Text by Gwen McClure | Photos by Sam Wilson
Unaccustomed to the cold, hard floor in his spot next to the door of the public bathrooms in Trenton, Missouri, Sam Wilson, 22, slept badly. In a stall next to him, Vernon Foster, 18, didn’t have the same trouble. By the time Foster woke, Wilson had been in a state somewhere between sleep and wakefulness for hours, apologizing to the morning walkers as they filtered through the bathroom, surprised to see two young boys asleep on the floor.
“It’s totally weird for people to open up the bathroom door and see two kids sleeping in the stall, and one of them with a camera,” said Wilson.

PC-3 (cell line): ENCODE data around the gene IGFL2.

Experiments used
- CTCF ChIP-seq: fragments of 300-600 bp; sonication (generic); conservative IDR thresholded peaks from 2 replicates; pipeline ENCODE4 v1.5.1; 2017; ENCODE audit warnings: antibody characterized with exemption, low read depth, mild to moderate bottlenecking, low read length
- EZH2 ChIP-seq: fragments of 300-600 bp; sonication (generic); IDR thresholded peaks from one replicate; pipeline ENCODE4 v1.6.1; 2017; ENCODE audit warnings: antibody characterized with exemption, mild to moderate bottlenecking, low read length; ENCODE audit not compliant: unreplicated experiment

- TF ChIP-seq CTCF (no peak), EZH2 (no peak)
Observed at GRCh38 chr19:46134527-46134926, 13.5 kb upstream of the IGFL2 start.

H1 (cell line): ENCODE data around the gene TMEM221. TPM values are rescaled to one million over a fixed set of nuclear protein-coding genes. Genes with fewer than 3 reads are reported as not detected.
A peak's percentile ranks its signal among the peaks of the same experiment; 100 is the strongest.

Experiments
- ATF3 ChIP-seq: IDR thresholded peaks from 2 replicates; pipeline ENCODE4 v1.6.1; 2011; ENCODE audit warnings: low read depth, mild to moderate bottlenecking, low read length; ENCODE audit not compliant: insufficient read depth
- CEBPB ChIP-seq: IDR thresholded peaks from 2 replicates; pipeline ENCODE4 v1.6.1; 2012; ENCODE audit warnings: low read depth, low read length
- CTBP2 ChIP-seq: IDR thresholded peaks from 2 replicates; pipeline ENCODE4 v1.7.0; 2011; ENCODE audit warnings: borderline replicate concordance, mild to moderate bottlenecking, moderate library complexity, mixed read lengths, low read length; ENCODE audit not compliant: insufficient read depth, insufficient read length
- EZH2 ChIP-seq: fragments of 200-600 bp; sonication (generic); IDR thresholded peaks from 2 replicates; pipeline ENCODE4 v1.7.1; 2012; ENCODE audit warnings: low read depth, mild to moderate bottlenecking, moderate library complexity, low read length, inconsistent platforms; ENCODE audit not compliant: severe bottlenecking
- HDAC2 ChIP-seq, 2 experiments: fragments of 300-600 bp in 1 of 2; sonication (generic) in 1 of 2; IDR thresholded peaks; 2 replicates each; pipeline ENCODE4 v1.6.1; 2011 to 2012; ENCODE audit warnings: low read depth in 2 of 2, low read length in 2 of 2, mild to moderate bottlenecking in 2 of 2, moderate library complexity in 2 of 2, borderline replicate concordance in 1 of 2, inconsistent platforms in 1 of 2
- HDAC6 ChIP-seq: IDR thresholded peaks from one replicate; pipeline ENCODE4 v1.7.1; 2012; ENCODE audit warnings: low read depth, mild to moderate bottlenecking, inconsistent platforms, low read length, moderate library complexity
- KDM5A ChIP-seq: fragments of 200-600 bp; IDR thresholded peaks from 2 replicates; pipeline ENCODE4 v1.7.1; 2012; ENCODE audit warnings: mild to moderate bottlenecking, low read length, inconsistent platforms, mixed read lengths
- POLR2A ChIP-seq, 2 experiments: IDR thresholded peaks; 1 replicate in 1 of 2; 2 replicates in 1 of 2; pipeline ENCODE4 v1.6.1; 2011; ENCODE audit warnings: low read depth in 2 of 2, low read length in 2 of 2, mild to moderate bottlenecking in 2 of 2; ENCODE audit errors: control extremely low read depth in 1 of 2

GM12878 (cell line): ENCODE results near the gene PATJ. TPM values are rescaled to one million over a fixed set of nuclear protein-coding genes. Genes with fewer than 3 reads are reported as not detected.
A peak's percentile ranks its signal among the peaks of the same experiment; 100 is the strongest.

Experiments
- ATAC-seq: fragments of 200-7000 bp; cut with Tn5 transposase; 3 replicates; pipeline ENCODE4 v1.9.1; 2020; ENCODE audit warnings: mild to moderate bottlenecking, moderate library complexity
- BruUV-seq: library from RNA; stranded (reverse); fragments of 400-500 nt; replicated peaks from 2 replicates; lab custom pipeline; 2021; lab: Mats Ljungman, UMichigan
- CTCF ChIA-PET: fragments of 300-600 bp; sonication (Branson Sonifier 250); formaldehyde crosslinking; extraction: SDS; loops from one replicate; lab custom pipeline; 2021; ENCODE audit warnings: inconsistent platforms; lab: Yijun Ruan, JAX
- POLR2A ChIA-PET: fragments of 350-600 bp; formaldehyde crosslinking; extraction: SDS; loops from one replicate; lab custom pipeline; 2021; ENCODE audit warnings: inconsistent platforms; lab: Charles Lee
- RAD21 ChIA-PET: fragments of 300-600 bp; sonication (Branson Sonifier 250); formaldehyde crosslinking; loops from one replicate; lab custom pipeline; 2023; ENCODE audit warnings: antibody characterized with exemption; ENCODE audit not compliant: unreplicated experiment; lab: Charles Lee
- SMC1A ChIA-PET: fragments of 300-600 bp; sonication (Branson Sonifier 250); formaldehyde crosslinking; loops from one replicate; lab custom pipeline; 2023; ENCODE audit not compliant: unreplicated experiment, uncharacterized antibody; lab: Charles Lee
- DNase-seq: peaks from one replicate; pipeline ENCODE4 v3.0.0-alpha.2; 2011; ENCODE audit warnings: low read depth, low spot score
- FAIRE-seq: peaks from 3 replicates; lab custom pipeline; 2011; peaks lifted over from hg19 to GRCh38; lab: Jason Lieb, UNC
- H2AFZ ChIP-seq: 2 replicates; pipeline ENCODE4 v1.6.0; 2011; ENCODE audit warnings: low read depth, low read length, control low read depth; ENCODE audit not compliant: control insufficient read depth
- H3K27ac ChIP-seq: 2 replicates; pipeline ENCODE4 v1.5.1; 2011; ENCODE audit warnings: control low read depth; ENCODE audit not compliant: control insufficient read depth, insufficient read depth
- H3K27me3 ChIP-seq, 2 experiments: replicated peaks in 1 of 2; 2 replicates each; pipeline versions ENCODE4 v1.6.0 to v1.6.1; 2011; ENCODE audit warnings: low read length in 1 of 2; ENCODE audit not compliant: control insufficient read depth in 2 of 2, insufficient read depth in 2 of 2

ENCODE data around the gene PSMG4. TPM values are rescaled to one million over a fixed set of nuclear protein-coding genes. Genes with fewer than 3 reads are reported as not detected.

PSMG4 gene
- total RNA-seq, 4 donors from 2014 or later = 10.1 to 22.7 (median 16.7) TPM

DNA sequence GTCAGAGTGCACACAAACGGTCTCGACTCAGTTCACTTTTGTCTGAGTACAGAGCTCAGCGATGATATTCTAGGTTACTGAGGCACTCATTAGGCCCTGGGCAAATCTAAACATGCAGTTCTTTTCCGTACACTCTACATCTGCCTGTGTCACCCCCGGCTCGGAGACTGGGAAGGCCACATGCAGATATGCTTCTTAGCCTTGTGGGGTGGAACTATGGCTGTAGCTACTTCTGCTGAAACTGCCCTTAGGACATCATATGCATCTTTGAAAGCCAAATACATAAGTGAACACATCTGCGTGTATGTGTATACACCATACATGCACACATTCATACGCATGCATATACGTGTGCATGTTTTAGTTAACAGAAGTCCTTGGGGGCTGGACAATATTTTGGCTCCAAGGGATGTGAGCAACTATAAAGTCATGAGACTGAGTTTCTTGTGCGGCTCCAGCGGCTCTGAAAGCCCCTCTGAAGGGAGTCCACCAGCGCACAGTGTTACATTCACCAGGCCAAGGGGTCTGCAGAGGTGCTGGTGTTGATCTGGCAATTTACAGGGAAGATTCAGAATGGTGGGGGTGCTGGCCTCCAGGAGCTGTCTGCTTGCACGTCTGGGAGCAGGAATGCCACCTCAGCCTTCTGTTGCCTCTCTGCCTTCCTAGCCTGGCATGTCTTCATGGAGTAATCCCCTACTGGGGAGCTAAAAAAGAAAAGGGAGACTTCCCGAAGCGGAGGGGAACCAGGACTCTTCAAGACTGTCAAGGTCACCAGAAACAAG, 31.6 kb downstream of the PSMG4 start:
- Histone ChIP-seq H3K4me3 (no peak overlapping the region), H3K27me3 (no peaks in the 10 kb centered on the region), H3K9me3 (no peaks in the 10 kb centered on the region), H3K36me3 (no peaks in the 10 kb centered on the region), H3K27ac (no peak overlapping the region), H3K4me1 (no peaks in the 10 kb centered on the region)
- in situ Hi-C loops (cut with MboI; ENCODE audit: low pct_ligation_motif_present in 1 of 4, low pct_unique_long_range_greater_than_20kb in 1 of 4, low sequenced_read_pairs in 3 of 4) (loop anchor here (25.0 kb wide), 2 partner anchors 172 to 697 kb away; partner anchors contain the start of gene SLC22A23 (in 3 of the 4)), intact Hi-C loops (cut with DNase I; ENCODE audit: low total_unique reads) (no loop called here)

But the uncomfortable conditions and noise meant that he was awake to capture some of the shots seen in “Vernon’s World,” Wilson’s contribution to the 65th annual Missouri Photo Workshop, which aims to capture the story of small-town Missouri.
It wasn’t just the lack of sleep that gave him the opportunity to shoot. It was primarily the trust that he earned from Foster—and gained in Foster—that allowed him that access. For Wilson to be able to capture the story in a way that he felt was fair and true, that trust had to be mutual. He needs Foster’s confidence for full access, but just as importantly, he needed to believe that Foster was telling and showing him the truth and that he, in turn, could do the same for his audience.
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